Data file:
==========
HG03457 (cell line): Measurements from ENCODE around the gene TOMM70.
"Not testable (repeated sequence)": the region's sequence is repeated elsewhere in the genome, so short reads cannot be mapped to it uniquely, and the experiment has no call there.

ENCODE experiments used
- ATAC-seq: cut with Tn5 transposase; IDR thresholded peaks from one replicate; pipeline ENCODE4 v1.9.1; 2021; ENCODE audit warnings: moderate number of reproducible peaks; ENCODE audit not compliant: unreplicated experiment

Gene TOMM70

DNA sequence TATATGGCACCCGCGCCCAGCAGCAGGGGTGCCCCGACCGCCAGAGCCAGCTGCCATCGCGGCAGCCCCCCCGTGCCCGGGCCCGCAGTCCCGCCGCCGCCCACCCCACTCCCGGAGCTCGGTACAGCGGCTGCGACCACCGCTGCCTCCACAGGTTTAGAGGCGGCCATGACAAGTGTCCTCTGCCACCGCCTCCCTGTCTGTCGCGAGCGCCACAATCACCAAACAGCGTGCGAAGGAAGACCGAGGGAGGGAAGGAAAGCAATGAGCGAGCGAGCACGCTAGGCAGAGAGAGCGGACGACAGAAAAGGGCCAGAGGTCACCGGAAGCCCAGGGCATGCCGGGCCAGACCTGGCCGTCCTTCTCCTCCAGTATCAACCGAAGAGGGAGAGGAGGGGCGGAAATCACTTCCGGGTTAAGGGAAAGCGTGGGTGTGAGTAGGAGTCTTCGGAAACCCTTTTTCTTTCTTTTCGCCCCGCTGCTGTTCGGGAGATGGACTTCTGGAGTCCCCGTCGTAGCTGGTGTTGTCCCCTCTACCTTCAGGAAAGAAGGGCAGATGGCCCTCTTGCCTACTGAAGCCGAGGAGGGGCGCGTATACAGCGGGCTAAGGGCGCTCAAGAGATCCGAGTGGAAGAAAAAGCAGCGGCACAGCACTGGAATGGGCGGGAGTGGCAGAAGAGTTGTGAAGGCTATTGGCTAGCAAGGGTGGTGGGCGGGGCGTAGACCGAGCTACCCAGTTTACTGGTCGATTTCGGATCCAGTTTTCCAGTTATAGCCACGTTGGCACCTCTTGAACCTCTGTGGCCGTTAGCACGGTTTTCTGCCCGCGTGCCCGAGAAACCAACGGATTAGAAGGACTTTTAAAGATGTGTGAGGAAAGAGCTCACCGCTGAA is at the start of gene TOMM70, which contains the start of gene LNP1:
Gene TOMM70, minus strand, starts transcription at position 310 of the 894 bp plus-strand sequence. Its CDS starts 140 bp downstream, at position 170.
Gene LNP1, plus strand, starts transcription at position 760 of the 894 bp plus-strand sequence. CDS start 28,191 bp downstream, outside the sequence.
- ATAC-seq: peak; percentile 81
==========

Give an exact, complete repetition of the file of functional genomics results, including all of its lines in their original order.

HG03457 (cell line): Measurements from ENCODE around the gene TOMM70.
"Not testable (repeated sequence)": the region's sequence is repeated elsewhere in the genome, so short reads cannot be mapped to it uniquely, and the experiment has no call there.

ENCODE experiments used
- ATAC-seq: cut with Tn5 transposase; IDR thresholded peaks from one replicate; pipeline ENCODE4 v1.9.1; 2021; ENCODE audit warnings: moderate number of reproducible peaks; ENCODE audit not compliant: unreplicated experiment

Gene TOMM70

DNA sequence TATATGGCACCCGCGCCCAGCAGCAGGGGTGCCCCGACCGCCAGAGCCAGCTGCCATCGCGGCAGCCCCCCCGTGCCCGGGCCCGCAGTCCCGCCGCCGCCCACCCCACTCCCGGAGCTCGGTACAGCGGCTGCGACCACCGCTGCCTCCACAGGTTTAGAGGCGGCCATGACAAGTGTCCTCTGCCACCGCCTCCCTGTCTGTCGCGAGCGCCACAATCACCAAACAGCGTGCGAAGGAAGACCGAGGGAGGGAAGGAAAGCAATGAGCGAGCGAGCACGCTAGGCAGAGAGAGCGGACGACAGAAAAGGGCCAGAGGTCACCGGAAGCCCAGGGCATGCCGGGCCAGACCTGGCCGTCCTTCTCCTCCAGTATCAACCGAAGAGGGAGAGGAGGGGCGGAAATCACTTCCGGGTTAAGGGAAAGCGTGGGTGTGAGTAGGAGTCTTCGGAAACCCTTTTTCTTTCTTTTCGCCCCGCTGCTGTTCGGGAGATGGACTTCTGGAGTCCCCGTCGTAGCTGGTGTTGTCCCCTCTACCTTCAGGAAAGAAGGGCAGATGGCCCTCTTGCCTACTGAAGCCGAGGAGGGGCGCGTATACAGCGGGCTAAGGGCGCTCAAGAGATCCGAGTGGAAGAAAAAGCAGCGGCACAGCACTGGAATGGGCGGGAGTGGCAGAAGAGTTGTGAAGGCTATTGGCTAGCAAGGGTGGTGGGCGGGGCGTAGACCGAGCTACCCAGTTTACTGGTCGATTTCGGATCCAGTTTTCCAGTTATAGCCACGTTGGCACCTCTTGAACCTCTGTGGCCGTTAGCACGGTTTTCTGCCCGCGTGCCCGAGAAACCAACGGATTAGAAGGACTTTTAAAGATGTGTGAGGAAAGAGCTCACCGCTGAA is at the start of gene TOMM70, which contains the start of gene LNP1:
Gene TOMM70, minus strand, starts transcription at position 310 of the 894 bp plus-strand sequence. Its CDS starts 140 bp downstream, at position 170.
Gene LNP1, plus strand, starts transcription at position 760 of the 894 bp plus-strand sequence. CDS start 28,191 bp downstream, outside the sequence.
- ATAC-seq: peak; percentile 81